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Mariposa EAA Flight Simulator will be at the Butterfly Festival

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Update on this story:
The flight simulator will be at the Butterfly Festival on
Sunday only.

Young aviators will be given an introductory lesson in aerodynamics and
airplane control systems at the Mariposa Butterfly Festival. On Sunday, May 2nd the Experimental Aircraft Association will have their flight simulator at the the festival. The simulator will provide an opportunity for future aviators to better understand what is going to happen even before they take their first lesson. Rather than give the potential pilots just a lecture about flying the Experimental Aircraft Association decided to create an interactive flight simulator that would allow each student to closely experience what real flying is like while safely on the ground. The EAA also wanted to provide some fun for those younger than 8 years, which is the limit for young eagle pilots. Built in the summer of 2008 the flight simulator was initially a static model with working control surfaces and a computer based Microsoft Flight Simulator program. It was a big hit at the 2008 Mariposa Airport Open House. It also took first in category at the Christmas Parade that year. Inspired by that success, the team added pitch and roll motion that is coordinated with the control inputs of the pilot. The motion of the airplane adds a lot to the excitement and it was an even bigger hit at the 2009 open house and garnered the first place overall trophy at last year's Christmas parade.
 
Although primarily intended to introduce children to the wonders of flight,
the small airplane the EAA built is large enough for a 6 foot 250 pound
adult to fit into, thanks to a sliding seat donated by Ponderosa Auto
Wrecking. It is built with a combination of store bought and surplus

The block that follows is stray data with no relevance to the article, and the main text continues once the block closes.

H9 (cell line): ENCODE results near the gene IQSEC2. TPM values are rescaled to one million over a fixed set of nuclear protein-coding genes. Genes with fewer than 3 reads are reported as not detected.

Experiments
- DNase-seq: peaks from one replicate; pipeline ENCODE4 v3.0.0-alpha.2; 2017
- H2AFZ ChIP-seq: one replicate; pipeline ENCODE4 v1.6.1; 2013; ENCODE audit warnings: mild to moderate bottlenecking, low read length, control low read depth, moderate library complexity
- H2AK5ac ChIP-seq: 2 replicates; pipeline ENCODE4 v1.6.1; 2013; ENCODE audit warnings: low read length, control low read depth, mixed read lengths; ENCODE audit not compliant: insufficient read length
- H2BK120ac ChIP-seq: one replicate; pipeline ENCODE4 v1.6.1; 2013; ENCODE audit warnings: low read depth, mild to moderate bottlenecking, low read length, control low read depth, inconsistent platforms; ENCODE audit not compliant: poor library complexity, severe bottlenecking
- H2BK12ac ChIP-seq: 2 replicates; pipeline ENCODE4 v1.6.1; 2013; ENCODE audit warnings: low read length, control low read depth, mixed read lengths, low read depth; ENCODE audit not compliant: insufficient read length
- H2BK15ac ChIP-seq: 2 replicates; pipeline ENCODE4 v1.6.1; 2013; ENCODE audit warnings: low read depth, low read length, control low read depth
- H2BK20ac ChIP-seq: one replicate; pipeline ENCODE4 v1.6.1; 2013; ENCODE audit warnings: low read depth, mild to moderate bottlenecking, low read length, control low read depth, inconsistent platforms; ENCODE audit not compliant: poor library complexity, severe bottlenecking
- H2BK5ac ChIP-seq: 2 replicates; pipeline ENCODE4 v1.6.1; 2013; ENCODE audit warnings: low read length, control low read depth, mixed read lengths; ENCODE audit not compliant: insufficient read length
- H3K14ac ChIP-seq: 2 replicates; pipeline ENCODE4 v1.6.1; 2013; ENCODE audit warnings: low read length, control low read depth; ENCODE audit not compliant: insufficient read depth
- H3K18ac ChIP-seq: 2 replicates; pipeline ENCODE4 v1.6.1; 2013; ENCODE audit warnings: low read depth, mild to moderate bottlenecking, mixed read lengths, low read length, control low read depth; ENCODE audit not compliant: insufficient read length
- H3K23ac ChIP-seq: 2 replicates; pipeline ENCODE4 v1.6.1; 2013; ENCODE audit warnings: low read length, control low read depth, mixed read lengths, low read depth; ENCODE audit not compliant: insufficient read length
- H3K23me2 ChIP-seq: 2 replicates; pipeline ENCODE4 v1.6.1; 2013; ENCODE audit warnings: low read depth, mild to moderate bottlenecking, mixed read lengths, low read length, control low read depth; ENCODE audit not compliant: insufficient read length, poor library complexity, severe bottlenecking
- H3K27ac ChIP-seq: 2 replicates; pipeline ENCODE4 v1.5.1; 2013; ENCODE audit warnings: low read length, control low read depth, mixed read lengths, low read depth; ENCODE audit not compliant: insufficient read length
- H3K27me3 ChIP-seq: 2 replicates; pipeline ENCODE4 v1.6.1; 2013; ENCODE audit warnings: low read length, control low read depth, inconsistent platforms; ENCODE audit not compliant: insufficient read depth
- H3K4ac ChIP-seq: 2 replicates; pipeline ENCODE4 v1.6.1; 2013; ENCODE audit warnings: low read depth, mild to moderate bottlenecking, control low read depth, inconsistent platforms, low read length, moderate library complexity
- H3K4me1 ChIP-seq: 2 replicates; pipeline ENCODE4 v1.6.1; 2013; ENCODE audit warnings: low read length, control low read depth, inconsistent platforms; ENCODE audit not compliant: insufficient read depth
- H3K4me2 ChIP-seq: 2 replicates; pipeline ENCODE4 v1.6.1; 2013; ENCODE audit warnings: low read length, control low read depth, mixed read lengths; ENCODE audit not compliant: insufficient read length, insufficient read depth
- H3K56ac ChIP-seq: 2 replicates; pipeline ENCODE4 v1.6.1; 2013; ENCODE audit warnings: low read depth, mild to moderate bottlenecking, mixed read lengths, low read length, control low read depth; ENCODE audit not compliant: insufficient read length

hardware and materials the team scrounged and modified to do the job. Troy Foster donated some of the nuts and bolts used in the construction. The fuselage is wood and built by Greg Bean and Rob Binder. The wings were built by Tim Wennberg who also made much of the motion system. Compressed air is used to power air cylinders with switches and solenoid valves for controls. A pendulum and three switches are used to hold the airplane level, no matter what the weight of the pilot. Air pressure can be adjusted to change the ride from mild to wild. The Mariposa flight simulator has become known outside the county and for the second year we are taking it to Merced Airport for their Young Eagles Day event in May.
 
At times during the construction process of the simulator, some things did
not go smoothly and it took more time than the creators thought it would.
Seeing the faces of the kids while they fly on an imaginary trip makes it
all worthwhile.
 
About the Crew
 
Greg bean is a master craftsman who worked at CKC Laboratories for much of his career, building exotic test equipment for Electromagnetic Interference testing. He is a perfectionist in everything he does, whether working in wood, fiberglass, plastic or metal. Greg flies a classic Cessna 170 and has plans to build a mostly wood airplane someday, powered by a model A Ford engine.
 
Rob Binder is a retired Chemist who worked in the semiconductor industry in the Bay Area. He is currently building a fiberglass and foam experimental
airplane called a Long Eze, designed by famous aviation innovator Burt
Rutan. When not playing bridge, he is very active in the Mariposa EAA and the "save the terminal" effort. His attention to detail allowed the airport
budget to finally be unraveled for all to see.
 
Tim Wennberg is a Electromechanical Designer who spent much of his career designing biotechnology instruments, motion and laser systems . He is one of the inventors of PCR technology, which won the Nobel Prize for chemistry. He flies an experimental aerobatic CAP10 airplane and runs the volunteer program that operates the airport terminal.

For more information about the Mariposa Butterfly Festival go to:
MariposaButterflyFestival.org
 



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